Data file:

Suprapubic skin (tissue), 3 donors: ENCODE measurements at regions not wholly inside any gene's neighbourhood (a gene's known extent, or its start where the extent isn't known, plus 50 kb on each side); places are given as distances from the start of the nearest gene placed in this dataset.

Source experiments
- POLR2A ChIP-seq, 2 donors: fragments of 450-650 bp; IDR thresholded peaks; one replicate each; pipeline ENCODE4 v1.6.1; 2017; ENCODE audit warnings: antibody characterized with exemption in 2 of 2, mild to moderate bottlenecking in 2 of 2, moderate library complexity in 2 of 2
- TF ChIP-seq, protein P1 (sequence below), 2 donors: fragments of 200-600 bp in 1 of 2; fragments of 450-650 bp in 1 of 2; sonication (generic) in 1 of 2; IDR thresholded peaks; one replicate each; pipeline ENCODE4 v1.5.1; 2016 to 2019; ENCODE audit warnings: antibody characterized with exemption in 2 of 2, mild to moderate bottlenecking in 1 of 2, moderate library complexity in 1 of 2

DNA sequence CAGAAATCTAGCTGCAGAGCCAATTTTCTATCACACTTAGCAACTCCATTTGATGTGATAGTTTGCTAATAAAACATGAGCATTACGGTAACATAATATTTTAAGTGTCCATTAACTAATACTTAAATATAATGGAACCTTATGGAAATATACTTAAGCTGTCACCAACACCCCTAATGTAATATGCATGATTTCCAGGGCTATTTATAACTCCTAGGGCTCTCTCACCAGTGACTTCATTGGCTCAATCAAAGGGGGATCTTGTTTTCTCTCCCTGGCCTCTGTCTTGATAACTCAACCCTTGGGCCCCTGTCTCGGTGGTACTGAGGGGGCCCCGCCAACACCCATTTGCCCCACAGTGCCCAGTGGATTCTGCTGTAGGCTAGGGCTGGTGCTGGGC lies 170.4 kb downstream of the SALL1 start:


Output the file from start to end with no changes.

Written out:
Suprapubic skin (tissue), 3 donors: ENCODE measurements at regions not wholly inside any gene's neighbourhood (a gene's known extent, or its start where the extent isn't known, plus 50 kb on each side); places are given as distances from the start of the nearest gene placed in this dataset.

Source experiments
- POLR2A ChIP-seq, 2 donors: fragments of 450-650 bp; IDR thresholded peaks; one replicate each; pipeline ENCODE4 v1.6.1; 2017; ENCODE audit warnings: antibody characterized with exemption in 2 of 2, mild to moderate bottlenecking in 2 of 2, moderate library complexity in 2 of 2
- TF ChIP-seq, protein P1 (sequence below), 2 donors: fragments of 200-600 bp in 1 of 2; fragments of 450-650 bp in 1 of 2; sonication (generic) in 1 of 2; IDR thresholded peaks; one replicate each; pipeline ENCODE4 v1.5.1; 2016 to 2019; ENCODE audit warnings: antibody characterized with exemption in 2 of 2, mild to moderate bottlenecking in 1 of 2, moderate library complexity in 1 of 2

DNA sequence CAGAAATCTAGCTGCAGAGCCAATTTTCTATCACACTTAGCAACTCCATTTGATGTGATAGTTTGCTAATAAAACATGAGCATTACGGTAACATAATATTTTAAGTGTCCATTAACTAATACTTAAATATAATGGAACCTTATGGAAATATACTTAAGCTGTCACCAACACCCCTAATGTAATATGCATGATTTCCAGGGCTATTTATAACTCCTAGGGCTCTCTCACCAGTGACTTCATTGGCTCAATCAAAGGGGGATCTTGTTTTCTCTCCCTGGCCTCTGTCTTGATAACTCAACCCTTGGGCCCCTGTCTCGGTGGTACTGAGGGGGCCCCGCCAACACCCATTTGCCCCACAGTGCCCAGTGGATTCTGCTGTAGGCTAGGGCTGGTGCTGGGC lies 170.4 kb downstream of the SALL1 start: